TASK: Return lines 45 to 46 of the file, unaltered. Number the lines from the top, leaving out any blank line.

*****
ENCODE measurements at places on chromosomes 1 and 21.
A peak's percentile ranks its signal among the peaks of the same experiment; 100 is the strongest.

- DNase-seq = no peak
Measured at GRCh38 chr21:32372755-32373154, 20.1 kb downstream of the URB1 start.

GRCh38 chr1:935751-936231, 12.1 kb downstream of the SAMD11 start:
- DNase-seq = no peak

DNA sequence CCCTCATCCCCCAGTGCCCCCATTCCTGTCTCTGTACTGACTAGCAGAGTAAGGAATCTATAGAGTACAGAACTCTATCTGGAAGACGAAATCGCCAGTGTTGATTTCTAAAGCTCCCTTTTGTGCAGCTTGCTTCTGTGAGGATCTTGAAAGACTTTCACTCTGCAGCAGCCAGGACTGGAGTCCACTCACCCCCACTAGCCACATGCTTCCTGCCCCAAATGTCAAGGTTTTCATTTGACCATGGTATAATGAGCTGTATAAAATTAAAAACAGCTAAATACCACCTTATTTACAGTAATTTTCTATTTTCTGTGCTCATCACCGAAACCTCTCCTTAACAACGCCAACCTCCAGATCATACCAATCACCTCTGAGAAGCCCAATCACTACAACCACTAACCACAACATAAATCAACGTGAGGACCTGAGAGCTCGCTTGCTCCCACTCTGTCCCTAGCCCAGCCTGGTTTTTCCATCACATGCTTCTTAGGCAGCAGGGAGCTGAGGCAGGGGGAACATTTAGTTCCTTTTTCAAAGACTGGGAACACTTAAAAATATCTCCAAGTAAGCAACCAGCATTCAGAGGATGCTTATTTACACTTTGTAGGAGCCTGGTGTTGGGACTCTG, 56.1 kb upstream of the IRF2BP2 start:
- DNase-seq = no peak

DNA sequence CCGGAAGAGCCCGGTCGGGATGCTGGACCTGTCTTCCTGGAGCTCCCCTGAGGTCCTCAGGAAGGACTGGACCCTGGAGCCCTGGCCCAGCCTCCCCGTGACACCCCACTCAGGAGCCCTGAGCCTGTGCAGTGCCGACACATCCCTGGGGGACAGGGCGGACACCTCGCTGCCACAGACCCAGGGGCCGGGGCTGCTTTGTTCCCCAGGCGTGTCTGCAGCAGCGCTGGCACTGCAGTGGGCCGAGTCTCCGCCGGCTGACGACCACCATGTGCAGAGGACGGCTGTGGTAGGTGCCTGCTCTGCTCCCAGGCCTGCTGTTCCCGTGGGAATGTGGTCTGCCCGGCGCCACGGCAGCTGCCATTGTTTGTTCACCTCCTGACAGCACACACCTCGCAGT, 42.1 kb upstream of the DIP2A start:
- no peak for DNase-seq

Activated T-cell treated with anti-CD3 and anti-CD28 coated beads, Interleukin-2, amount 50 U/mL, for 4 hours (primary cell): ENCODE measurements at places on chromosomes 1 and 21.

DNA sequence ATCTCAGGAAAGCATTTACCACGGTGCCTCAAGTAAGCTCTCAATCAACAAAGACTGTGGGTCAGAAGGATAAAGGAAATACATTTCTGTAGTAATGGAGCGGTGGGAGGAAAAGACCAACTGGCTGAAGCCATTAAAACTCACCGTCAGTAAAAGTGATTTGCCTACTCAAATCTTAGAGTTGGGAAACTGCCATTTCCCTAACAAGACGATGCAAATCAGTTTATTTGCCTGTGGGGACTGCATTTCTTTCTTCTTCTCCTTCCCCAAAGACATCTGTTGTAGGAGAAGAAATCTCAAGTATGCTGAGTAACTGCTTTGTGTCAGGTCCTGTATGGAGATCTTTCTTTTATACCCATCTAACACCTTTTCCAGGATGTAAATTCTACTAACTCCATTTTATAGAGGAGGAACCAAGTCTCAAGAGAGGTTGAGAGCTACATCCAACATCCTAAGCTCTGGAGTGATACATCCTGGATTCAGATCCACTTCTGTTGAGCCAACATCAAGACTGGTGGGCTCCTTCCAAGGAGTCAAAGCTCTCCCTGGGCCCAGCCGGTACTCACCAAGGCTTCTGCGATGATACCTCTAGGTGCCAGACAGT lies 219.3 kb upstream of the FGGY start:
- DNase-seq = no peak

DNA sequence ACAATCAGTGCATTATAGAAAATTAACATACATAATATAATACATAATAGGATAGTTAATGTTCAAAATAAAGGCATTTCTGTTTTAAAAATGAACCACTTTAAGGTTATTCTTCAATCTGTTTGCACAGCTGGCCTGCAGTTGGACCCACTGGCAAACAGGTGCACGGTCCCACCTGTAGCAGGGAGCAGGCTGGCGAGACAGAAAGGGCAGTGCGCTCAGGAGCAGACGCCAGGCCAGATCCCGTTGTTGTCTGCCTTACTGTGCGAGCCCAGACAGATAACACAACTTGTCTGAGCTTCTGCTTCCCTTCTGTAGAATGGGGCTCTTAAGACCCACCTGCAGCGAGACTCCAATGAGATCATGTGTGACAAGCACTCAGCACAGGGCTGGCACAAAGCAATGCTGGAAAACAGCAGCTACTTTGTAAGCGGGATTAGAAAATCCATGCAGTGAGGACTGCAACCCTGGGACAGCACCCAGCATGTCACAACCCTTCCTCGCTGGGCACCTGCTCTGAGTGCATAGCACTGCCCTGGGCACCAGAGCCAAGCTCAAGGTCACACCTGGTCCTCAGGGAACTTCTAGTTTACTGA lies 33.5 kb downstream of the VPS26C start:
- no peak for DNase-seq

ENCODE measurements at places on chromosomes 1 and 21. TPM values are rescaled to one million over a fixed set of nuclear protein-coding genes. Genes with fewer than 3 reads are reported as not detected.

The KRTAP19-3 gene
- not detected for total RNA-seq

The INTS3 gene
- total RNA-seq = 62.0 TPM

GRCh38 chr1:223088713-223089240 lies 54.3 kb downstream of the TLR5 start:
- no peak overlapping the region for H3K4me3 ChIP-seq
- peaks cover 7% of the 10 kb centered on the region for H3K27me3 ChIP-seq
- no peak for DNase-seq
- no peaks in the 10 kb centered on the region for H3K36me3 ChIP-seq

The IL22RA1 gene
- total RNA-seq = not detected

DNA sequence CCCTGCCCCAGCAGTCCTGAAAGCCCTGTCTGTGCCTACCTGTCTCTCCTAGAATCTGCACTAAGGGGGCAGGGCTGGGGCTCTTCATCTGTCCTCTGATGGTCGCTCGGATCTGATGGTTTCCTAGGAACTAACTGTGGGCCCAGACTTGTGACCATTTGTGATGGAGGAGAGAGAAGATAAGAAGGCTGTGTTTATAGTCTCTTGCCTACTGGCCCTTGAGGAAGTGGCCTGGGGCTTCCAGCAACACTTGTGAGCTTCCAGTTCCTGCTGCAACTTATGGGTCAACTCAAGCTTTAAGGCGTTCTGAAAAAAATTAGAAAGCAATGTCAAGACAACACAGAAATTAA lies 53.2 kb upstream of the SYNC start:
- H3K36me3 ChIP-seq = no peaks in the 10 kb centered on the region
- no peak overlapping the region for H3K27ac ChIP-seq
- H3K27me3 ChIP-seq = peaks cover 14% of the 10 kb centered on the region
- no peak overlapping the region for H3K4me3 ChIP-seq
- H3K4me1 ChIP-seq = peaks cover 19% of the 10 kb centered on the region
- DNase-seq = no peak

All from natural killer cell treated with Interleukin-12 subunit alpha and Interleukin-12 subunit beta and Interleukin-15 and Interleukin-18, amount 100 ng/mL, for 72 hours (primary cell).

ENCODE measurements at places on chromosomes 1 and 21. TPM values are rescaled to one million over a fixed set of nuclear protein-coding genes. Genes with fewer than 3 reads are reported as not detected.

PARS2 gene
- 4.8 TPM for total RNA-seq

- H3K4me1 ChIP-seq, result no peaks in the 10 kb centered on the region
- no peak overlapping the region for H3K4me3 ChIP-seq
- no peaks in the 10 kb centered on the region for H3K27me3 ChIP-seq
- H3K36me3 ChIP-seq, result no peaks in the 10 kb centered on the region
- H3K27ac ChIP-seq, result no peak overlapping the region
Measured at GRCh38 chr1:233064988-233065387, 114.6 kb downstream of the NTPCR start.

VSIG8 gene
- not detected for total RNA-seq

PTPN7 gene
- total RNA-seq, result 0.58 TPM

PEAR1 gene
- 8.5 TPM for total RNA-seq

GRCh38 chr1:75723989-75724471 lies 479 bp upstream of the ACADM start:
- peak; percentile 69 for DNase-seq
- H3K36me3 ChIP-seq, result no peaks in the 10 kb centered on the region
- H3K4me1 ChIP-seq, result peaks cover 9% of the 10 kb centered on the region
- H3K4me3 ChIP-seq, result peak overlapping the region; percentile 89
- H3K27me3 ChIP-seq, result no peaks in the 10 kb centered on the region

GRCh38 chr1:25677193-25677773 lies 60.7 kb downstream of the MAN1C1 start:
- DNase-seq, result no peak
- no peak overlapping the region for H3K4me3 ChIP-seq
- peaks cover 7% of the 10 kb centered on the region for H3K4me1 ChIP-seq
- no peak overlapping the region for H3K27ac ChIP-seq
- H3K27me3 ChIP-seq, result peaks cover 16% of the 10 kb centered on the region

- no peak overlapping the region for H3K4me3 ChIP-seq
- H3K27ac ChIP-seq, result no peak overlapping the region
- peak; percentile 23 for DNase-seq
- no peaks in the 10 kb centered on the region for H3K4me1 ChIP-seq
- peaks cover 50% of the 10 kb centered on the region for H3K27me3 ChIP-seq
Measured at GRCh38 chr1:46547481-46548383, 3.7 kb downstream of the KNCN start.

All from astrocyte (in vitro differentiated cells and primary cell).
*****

VSIG8 gene
- not detected for total RNA-seq